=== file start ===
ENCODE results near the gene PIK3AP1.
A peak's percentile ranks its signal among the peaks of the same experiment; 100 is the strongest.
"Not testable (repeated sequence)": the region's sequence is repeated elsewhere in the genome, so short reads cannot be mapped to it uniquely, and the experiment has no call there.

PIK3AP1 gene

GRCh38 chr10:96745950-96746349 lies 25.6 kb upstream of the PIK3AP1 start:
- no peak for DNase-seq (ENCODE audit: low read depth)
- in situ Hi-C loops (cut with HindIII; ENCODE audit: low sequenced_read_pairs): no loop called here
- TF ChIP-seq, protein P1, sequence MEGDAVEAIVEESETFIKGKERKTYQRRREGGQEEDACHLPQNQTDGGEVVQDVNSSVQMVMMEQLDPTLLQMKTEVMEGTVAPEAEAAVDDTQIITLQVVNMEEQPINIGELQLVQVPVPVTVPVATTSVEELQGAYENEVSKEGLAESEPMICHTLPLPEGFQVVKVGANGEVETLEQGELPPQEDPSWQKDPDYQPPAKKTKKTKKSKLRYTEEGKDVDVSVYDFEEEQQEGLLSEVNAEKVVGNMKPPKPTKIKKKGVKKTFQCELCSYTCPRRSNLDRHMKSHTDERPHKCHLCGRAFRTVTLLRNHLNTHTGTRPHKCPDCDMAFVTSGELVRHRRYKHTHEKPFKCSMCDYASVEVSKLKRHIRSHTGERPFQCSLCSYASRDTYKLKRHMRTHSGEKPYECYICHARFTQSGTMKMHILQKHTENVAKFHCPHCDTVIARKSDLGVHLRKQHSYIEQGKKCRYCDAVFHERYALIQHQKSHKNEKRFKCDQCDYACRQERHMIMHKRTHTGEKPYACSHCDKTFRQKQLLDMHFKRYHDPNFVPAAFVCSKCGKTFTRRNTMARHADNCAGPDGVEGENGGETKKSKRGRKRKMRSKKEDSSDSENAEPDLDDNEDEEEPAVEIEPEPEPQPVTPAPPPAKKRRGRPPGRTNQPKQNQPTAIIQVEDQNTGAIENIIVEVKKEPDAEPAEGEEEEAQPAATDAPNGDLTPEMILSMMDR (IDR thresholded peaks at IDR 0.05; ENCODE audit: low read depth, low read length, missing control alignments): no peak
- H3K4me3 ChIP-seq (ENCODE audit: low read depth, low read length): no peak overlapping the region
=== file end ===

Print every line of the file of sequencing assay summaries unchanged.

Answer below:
ENCODE results near the gene PIK3AP1.
A peak's percentile ranks its signal among the peaks of the same experiment; 100 is the strongest.
"Not testable (repeated sequence)": the region's sequence is repeated elsewhere in the genome, so short reads cannot be mapped to it uniquely, and the experiment has no call there.

PIK3AP1 gene

GRCh38 chr10:96745950-96746349 lies 25.6 kb upstream of the PIK3AP1 start:
- no peak for DNase-seq (ENCODE audit: low read depth)
- in situ Hi-C loops (cut with HindIII; ENCODE audit: low sequenced_read_pairs): no loop called here
- TF ChIP-seq, protein P1, sequence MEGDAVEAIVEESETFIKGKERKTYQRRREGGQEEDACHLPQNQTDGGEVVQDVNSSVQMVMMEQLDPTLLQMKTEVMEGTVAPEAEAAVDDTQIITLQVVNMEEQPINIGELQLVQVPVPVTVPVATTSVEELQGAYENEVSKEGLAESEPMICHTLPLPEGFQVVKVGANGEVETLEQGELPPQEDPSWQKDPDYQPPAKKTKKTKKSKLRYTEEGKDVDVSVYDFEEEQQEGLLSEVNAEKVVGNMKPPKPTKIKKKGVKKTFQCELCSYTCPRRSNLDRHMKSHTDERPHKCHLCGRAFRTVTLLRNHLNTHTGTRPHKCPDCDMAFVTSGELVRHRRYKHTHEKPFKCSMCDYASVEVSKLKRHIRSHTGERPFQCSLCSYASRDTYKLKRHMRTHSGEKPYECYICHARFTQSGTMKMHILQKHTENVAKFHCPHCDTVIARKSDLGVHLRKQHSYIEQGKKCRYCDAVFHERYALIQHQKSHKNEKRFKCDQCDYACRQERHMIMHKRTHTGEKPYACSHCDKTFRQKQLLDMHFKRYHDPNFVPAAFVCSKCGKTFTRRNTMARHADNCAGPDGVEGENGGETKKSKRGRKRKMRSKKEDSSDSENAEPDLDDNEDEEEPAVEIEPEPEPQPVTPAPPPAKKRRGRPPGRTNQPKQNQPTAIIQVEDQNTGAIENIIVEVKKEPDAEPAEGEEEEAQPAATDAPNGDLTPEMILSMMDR (IDR thresholded peaks at IDR 0.05; ENCODE audit: low read depth, low read length, missing control alignments): no peak
- H3K4me3 ChIP-seq (ENCODE audit: low read depth, low read length): no peak overlapping the region